Is it possible to actually live - vicariously? Only a real writer will know.

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  10. I always tear up at some point in the story as I am so completely immersed in the writing that part of my soul becomes invested in it. That kind of creative nourishment makes me feel like a winner even if many other times I feel like a total loser:)

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  11. showinguptowrite, I like your handle. That's what it's all about. I very much agree with you about an advantage to things not coming too easily. I remember when I wrote my first screenplay, how easily it came, how I knew it was genius. But I didn't really "know" yet, in the sense Fast Eddie talks about. That took years. But the effort was worth it.

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  12. sharon, thanks for your response here. We can indeed drive ourselves to distraction with too much stat counting, with comparisons. We need much more energy devoted to the page, each day. Yes, there's joy in that.

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  13. Basil, what can I say except that's one potential marketing hook for your work: buy it or I gouge your eyes out. Could result in a few more sales.

    Levi, that's one of my favorite writing quotes. Thanks for posting it here.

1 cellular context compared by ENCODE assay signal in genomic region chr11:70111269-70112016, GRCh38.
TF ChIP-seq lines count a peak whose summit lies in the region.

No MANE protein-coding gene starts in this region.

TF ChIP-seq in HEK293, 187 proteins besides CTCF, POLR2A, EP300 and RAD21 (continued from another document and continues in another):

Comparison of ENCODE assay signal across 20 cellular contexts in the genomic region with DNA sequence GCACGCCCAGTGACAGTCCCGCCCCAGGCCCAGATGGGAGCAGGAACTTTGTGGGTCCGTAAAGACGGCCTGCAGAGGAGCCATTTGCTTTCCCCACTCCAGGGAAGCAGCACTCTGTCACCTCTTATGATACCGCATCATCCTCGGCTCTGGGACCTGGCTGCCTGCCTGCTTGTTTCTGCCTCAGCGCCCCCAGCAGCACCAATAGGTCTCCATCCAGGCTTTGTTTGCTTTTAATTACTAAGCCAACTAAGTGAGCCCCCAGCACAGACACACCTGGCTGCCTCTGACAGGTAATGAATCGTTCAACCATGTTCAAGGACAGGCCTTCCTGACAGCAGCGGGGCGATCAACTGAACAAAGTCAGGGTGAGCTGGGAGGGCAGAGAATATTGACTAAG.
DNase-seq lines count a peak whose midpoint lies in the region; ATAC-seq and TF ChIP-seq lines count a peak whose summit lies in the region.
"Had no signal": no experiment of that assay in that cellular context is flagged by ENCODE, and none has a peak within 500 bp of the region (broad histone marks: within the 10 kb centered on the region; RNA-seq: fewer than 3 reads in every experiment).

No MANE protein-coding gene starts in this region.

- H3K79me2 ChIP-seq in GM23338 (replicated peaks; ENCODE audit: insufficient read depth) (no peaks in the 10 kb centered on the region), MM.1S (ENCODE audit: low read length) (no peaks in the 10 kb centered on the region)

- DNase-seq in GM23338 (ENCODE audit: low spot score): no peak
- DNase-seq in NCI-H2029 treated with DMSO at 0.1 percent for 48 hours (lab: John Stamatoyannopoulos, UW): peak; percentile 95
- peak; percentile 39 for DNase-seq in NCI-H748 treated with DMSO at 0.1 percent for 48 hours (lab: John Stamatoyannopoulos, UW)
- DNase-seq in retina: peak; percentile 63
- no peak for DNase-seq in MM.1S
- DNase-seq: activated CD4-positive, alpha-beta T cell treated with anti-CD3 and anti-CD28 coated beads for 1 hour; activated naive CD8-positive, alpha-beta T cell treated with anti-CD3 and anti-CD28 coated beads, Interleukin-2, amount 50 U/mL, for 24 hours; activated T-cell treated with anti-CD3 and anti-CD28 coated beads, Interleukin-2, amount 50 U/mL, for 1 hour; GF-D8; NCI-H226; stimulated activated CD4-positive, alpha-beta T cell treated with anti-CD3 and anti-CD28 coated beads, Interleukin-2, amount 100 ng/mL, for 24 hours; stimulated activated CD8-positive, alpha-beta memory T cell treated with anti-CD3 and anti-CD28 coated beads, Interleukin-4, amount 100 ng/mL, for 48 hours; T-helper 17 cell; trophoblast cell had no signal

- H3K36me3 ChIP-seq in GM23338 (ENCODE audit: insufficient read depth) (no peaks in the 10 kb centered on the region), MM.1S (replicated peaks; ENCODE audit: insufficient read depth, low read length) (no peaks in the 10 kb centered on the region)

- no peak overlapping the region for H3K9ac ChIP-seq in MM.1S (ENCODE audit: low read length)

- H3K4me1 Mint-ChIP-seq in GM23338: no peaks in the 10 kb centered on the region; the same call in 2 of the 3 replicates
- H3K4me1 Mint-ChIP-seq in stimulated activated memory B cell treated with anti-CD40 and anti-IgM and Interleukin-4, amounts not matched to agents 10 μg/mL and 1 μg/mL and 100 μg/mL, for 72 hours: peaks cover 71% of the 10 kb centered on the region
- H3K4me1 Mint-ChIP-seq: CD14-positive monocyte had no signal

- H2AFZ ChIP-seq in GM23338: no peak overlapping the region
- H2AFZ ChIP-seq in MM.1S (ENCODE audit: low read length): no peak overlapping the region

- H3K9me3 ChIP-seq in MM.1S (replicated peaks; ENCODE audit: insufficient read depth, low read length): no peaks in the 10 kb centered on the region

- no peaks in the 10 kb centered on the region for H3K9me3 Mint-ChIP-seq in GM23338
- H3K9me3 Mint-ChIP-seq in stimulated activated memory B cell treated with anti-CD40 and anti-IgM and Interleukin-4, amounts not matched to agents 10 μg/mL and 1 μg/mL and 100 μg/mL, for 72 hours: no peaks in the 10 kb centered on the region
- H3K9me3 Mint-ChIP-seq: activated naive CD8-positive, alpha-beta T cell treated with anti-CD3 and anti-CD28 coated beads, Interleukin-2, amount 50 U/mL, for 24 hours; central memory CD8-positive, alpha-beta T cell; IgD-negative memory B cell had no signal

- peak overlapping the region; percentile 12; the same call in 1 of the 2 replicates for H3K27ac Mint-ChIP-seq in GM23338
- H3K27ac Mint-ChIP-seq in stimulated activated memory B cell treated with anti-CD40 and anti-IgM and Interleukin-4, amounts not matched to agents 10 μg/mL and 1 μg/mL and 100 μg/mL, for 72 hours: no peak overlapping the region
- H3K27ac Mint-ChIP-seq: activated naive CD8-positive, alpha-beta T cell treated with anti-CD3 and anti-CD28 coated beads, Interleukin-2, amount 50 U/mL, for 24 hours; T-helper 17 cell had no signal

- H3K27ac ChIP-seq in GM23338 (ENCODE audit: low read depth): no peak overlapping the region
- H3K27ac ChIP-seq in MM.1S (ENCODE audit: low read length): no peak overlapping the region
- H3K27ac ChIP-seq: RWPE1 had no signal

And Jordan, I appreciate the kind word. We all need inspiration now and then in this crazy racket.

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  14. Fletch, I appreciate your very thoughtful response.

    Re: The Hustler, I'm pleased you know the film. I hope more see it because of this post. An American classic. In my view, this isn't a film about self-worth. It's a film about a man who sells his soul to the devil for the chance to "win." It's Faustian. Rossen subtly makes that point when one of characters refers to a statue of the goat god Pan as resembling Bert Gordon. (The goat god was a stand in for the devil in medieval lit.)

    Eddie doesn't lack self-esteem (indeed, that's the one thing he has too much of) but a part of his own humanity. Alas, he finds it too late. As he admits to Gordon at the end, he loved Sarah but "traded her in on a pool game."

    He tells Gordon that he was right about him, that talent wasn't enough. He had to have "character." That's what Eddie was missing. He admits now he found it, but only after that indecent in the hotel room in Louisville.